Carriage House

16 Jan 2015: We wanted a place to store a few boats so we decided to build a boat shed...boat house...boat barn...garage...studio...gallery...pub shed...she shack...Heuer Garage...Boat Works...man cave...carriage house. The hard decisions in the concept stage were 1) What to call it 2) Where to put it and 3) What size to make it. For now we are calling it the Studio, though I'm sure that will change each day (Edit: It changed, it is the Carriage House now.) As for location, we considered the side of the house but running water can get high there during heavy rains. So we settled on the front yard, which is actually kind of the back yard as we like to look at the Bay out "back." Then we took into account the different County setbacks and picked the location. As far as the size, the shed needs to hold our small motorboat, which is 18 feet with motor and trailer tongue, 5 feet wide. We also wanted to get one to two more boats in there if needed and have storage for mower, garden tools, trikes and a few shop saws. So right now a 16x20 foot shed is going up.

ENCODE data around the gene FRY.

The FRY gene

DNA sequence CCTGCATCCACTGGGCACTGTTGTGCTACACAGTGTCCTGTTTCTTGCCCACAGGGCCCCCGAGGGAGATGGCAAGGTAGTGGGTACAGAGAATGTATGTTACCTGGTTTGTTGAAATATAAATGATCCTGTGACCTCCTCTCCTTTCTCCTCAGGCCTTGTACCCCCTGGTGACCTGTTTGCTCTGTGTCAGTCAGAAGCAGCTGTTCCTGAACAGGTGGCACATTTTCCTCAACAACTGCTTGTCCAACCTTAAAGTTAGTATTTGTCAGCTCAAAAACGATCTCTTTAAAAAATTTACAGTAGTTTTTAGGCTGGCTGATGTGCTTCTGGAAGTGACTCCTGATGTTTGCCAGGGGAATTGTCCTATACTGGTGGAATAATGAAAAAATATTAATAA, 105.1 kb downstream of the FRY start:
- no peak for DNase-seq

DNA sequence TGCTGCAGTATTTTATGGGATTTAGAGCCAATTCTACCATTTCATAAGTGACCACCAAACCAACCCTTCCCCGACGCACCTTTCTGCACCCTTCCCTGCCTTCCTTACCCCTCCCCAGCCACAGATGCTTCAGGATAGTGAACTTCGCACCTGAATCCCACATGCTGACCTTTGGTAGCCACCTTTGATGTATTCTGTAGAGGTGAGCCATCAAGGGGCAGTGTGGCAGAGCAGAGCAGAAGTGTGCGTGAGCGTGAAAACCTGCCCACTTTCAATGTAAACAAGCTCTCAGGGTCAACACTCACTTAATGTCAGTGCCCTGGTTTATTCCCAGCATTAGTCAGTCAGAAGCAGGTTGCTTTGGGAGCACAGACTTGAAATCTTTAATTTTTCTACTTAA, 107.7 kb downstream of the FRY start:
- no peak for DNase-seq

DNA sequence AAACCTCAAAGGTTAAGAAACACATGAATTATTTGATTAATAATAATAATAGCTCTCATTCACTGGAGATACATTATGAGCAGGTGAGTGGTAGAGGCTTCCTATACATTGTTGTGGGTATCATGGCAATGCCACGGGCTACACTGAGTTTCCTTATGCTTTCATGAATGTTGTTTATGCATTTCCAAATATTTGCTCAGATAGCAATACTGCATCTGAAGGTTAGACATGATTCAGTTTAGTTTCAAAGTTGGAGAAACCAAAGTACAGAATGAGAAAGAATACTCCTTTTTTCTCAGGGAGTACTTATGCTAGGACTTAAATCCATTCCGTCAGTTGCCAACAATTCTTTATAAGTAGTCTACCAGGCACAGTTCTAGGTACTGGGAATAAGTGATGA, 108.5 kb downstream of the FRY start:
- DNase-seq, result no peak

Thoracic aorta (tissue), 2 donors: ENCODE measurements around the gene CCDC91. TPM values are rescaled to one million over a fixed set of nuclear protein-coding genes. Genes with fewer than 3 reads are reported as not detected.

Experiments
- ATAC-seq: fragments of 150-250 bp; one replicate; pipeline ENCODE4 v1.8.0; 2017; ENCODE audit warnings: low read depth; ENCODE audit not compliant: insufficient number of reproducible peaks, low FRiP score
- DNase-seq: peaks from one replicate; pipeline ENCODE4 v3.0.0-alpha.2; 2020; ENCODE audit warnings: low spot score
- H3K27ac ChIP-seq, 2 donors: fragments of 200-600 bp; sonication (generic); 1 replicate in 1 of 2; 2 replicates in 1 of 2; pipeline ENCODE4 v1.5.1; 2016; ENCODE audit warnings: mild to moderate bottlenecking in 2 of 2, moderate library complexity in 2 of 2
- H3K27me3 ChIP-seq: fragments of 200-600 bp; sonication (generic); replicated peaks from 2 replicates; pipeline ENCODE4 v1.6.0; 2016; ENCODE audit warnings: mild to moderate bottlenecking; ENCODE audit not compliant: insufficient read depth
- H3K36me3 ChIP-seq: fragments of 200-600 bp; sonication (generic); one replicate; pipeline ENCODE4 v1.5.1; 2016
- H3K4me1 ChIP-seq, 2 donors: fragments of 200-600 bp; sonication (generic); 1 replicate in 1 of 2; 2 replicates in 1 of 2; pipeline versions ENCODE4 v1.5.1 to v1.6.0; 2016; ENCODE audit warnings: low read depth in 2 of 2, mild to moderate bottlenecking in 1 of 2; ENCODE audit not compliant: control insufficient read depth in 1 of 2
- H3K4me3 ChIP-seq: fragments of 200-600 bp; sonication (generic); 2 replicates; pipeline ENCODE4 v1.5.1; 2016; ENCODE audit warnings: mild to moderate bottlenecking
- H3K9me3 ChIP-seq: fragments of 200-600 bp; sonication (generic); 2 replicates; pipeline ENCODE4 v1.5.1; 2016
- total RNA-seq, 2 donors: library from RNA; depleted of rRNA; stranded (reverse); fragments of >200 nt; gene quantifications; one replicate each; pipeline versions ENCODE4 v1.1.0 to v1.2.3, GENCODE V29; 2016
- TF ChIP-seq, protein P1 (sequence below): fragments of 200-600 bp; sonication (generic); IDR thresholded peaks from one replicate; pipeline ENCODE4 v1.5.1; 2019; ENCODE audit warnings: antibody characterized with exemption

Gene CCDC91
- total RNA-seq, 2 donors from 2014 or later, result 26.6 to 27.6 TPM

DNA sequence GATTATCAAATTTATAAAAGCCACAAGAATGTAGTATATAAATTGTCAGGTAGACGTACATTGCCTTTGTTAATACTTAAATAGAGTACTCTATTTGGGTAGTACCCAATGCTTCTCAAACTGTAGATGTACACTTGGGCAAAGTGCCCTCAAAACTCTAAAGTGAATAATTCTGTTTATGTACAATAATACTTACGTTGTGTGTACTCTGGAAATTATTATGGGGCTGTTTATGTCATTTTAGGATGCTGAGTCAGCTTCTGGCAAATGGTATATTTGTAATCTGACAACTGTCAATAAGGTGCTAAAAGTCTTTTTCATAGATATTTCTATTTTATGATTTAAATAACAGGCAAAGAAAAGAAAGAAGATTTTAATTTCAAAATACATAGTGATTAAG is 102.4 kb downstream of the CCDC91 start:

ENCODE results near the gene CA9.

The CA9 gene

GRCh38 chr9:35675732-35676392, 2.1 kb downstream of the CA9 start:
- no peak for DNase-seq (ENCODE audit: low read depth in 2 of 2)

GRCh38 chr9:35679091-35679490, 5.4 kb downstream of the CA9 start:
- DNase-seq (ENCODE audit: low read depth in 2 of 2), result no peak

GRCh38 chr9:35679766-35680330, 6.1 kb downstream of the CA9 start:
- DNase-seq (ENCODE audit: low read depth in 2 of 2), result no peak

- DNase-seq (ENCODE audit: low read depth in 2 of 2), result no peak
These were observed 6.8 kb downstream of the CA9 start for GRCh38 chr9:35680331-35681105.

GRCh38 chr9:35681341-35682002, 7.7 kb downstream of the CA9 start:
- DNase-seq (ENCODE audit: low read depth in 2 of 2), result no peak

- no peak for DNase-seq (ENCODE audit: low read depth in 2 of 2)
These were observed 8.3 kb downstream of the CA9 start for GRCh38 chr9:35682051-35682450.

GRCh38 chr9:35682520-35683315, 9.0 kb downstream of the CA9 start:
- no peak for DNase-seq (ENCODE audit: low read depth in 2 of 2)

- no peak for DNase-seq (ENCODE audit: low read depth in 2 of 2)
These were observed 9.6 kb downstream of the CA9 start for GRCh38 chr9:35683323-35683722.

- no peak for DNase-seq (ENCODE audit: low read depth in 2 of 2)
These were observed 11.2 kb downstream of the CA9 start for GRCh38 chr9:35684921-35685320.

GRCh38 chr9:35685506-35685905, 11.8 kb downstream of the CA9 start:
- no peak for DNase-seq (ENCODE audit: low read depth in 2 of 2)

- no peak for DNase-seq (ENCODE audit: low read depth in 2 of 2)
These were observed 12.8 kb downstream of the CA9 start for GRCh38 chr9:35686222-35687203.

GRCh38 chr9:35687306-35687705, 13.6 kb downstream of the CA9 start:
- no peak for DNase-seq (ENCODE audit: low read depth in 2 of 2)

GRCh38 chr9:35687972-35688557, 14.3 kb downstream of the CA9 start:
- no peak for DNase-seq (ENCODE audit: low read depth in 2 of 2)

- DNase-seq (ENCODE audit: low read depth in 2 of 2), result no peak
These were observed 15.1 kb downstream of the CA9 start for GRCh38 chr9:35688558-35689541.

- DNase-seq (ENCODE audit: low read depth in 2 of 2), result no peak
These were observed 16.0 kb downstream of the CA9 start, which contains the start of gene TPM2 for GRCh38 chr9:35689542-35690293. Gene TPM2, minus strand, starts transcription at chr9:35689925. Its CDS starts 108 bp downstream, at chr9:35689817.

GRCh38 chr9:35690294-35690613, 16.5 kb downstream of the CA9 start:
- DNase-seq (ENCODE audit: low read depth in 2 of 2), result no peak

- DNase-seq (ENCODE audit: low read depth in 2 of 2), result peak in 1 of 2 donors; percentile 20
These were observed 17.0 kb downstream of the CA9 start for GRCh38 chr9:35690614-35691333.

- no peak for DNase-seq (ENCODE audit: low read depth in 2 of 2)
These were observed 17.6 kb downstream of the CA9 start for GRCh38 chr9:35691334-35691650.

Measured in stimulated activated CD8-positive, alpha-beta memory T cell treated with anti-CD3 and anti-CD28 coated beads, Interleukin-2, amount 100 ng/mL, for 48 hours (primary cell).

We wanted this construction to match the house in looks and material as close as possible. I priced out the basic materials and got to a point real fast where, talent, time and money wise, it made more sense to hire a shed building company. We had seen sheds and buildings built by Gator Tough in Pensacola and liked them, so we contracted with them for the construction. The shed will be built on 4x4 skids and anchored with hurricane straps. It will have a ramp for the garage door and personnel door. As they put it together I'll share pictures, in case you're considering whether to build one yourself or have it done.

We picked a relatively flat area in the yard, looked for a spot where we didn't have to cut down any trees. There is a road behind us in this picture, so the shed goes out front to avoid blocking Bay view behind the house. Also going to place it off to the left side a bit.

From SBR 4: Jun 2014 -